Hemorrhoids are swollen veins around the anus. They may be inside the anus (internal hemorrhoids) or outside the anus (external hemorrhoids).
Often hemorrhoids do not cause problems. But if hemorrhoids bleed a lot, cause pain, or become swollen, hard, and painful, surgery can remove them.
Hemorrhoid surgery can be done in your health care provider's office or in the hospital operating room. In most cases, you can go home the same day. The type of surgery you have depends on your symptoms and the location and size of the hemorrhoid.
Before the surgery, your doctor will numb the area so you can stay awake, but not feel anything. For some types of surgery, you may be given general anesthesia. This means you will be given medicine in your vein that puts you to sleep and keeps you pain-free during surgery.
Hemorrhoid surgery may involve:
Why the Procedure is Performed
Often you can manage small hemorrhoids by:
When these measures do not work and you are having bleeding and pain, your doctor may recommend hemorrhoid surgery.
Risks for anesthesia and surgery in general are:
Risks for this type of surgery include:
Before the Procedure
Be sure to tell your provider:
During the days before the surgery:
On the day of your surgery:
After the Procedure
You will usually go home the same day after your surgery. Be sure you arrange to have someone drive you home. You may have a lot of pain after surgery as the area tightens and relaxes. You may be given medicines to relieve pain.
Follow instructions on how to care for yourself at home.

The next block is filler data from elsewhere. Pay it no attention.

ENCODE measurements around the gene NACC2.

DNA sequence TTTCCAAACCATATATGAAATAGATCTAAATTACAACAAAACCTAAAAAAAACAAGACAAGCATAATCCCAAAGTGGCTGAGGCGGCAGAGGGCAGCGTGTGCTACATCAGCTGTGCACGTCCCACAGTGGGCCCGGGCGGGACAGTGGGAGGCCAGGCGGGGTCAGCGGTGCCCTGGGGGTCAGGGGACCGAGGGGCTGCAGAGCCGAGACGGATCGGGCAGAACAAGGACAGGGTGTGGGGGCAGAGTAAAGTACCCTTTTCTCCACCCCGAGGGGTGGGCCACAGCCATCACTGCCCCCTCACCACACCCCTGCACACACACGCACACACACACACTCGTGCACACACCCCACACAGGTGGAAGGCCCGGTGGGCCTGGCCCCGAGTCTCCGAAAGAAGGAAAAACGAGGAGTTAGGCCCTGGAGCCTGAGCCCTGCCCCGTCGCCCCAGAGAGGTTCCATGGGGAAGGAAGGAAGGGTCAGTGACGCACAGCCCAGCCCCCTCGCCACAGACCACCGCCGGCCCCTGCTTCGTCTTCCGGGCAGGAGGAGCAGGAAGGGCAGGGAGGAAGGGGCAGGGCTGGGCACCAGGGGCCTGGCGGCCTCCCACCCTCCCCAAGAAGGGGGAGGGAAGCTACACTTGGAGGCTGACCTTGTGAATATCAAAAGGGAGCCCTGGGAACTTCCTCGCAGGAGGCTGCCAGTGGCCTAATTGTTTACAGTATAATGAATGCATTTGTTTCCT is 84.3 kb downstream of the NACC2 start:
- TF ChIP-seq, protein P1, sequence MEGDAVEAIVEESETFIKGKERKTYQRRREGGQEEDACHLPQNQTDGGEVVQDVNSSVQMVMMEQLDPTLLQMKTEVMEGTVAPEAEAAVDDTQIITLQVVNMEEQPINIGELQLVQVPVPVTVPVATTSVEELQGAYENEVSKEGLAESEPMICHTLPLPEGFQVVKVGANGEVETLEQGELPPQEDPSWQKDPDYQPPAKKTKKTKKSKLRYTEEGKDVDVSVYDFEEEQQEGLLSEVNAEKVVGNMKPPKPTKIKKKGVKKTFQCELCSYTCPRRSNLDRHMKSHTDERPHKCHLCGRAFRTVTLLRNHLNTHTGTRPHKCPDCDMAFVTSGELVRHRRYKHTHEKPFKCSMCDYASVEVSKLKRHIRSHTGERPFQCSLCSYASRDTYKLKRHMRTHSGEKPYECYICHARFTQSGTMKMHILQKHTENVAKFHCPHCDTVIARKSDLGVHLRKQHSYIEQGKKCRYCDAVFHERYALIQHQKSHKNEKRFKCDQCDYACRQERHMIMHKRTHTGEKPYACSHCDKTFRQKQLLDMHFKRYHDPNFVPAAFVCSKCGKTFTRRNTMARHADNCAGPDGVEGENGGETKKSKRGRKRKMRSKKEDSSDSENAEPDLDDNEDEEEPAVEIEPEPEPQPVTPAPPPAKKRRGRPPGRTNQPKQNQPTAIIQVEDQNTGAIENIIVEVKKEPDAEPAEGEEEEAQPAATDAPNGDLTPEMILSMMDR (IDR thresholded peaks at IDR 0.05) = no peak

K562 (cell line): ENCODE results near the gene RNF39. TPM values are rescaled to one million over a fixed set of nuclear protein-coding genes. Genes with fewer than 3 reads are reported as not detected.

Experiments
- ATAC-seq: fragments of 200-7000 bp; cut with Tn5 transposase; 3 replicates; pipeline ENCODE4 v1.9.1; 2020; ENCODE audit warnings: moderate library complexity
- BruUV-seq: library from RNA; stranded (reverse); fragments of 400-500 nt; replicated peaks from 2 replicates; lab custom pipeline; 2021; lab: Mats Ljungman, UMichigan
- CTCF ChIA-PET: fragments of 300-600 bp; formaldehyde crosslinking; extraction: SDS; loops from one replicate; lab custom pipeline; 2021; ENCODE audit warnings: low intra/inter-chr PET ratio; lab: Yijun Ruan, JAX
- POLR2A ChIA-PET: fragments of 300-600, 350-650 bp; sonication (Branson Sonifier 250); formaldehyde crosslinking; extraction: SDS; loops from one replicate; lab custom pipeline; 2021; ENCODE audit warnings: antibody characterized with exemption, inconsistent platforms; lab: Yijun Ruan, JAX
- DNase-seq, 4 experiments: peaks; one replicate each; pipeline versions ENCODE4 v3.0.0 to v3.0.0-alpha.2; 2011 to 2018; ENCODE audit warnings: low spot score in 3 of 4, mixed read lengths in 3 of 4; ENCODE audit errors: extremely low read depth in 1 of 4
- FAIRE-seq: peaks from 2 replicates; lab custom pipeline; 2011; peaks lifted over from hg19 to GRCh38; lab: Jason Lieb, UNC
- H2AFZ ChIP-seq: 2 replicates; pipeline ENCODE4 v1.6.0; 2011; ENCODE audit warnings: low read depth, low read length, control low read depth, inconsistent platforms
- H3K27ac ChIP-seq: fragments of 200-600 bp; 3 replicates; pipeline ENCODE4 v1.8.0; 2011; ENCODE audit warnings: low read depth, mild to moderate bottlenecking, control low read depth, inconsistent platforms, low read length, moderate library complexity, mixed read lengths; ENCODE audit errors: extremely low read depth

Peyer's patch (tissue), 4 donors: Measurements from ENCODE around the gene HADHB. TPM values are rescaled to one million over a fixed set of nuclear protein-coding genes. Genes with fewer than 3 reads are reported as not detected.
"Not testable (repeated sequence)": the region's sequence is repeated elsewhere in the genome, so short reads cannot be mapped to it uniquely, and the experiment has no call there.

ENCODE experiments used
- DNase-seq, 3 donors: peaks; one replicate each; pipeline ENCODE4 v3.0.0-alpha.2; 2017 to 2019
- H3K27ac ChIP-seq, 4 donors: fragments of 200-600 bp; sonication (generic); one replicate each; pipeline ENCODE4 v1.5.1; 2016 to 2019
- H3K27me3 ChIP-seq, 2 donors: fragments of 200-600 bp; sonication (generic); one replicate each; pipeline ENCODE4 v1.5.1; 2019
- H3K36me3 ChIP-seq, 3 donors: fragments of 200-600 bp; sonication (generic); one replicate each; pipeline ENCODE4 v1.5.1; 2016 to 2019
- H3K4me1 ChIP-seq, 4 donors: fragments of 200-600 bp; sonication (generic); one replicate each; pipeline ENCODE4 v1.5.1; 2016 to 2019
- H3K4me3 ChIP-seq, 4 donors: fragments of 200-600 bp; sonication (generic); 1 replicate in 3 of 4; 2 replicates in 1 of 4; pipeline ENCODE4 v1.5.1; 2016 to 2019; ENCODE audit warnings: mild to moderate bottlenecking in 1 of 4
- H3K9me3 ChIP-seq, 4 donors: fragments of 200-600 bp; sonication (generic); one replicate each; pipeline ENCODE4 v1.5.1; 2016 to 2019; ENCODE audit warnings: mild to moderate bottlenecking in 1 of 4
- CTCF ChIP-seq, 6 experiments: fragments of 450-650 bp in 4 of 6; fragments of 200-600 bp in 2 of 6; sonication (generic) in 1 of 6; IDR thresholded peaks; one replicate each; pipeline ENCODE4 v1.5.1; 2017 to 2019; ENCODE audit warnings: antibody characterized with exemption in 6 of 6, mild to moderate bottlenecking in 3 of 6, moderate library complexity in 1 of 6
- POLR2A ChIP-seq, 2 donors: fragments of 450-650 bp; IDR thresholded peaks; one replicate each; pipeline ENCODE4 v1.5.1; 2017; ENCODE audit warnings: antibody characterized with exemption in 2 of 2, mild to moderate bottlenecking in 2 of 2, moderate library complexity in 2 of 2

Most people do very well after hemorrhoid surgery. You should recover fully in a few weeks, depending on how involved the surgery was.
You will need to continue with diet and lifestyle changes to help prevent the hemorrhoids from coming back.
Blumetti J, Cintron JR. The management of hemorrhoids. In: Cameron JL, Cameron AM, eds. Current Surgical Therapy. 12th ed. Philadelphia, PA: Elsevier; 2017:271-277.
Merchea A, Larson DW. Anus. In: Townsend CM, Beauchamp RD, Evers BM, Mattox KL, eds. Sabiston Textbook of Surgery: The Biological Basis of Modern Surgical Practice. 20th ed. Philadelphia, PA: Elsevier; 2017:chap 52.
Review Date: 5/15/2017
Reviewed By: Debra G. Wechter, MD, FACS, general surgery practice specializing in breast cancer, Virginia Mason Medical Center, Seattle, WA. Also reviewed by David Zieve, MD, MHA, Medical Director, Brenda Conaway, Editorial Director, and the A.D.A.M. Editorial team.
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